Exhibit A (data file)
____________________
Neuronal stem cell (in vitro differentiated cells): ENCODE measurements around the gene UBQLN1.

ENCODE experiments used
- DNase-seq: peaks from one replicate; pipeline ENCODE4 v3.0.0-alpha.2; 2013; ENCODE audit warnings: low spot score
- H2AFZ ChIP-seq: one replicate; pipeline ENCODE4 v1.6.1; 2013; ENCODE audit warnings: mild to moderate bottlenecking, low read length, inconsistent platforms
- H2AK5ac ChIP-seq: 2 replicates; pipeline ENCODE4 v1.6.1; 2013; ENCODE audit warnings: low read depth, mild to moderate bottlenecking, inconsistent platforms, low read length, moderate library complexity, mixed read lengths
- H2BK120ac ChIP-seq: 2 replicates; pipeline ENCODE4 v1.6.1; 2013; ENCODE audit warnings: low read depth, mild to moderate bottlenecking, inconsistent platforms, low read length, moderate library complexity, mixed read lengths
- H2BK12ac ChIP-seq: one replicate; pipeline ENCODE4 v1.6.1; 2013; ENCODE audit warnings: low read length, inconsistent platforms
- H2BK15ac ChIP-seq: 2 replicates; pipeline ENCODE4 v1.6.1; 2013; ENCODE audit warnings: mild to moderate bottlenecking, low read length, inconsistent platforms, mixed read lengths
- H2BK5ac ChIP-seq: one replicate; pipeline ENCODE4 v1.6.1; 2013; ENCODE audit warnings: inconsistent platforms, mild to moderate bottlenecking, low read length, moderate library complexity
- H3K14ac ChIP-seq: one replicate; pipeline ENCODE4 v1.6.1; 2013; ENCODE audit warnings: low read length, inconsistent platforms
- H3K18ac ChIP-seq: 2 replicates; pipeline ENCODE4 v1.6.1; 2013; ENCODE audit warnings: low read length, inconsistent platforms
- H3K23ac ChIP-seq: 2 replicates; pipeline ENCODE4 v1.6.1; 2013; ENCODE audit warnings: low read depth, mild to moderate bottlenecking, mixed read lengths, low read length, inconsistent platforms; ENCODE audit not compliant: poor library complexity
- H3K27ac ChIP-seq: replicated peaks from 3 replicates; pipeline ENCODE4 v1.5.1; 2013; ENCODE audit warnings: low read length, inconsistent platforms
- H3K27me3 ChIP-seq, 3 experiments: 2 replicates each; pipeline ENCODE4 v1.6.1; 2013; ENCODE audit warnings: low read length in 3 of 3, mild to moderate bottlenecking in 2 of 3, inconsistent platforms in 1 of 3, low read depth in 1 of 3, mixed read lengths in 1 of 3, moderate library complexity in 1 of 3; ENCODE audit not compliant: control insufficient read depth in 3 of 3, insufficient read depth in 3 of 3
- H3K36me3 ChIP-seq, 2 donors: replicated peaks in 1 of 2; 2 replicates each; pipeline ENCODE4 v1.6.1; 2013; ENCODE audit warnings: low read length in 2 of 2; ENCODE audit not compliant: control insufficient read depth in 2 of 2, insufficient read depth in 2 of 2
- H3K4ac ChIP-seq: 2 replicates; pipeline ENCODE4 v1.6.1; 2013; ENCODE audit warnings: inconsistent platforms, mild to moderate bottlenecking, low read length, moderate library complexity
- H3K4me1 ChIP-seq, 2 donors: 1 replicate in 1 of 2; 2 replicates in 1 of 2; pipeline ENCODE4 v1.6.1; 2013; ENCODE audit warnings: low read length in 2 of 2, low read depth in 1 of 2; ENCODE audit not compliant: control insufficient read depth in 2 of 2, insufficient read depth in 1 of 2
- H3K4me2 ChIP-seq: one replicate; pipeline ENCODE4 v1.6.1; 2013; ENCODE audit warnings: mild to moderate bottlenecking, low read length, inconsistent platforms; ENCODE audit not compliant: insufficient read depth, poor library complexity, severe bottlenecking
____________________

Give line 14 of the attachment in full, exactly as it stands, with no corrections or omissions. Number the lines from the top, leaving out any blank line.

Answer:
- H3K27me3 ChIP-seq, 3 experiments: 2 replicates each; pipeline ENCODE4 v1.6.1; 2013; ENCODE audit warnings: low read length in 3 of 3, mild to moderate bottlenecking in 2 of 3, inconsistent platforms in 1 of 3, low read depth in 1 of 3, mixed read lengths in 1 of 3, moderate library complexity in 1 of 3; ENCODE audit not compliant: control insufficient read depth in 3 of 3, insufficient read depth in 3 of 3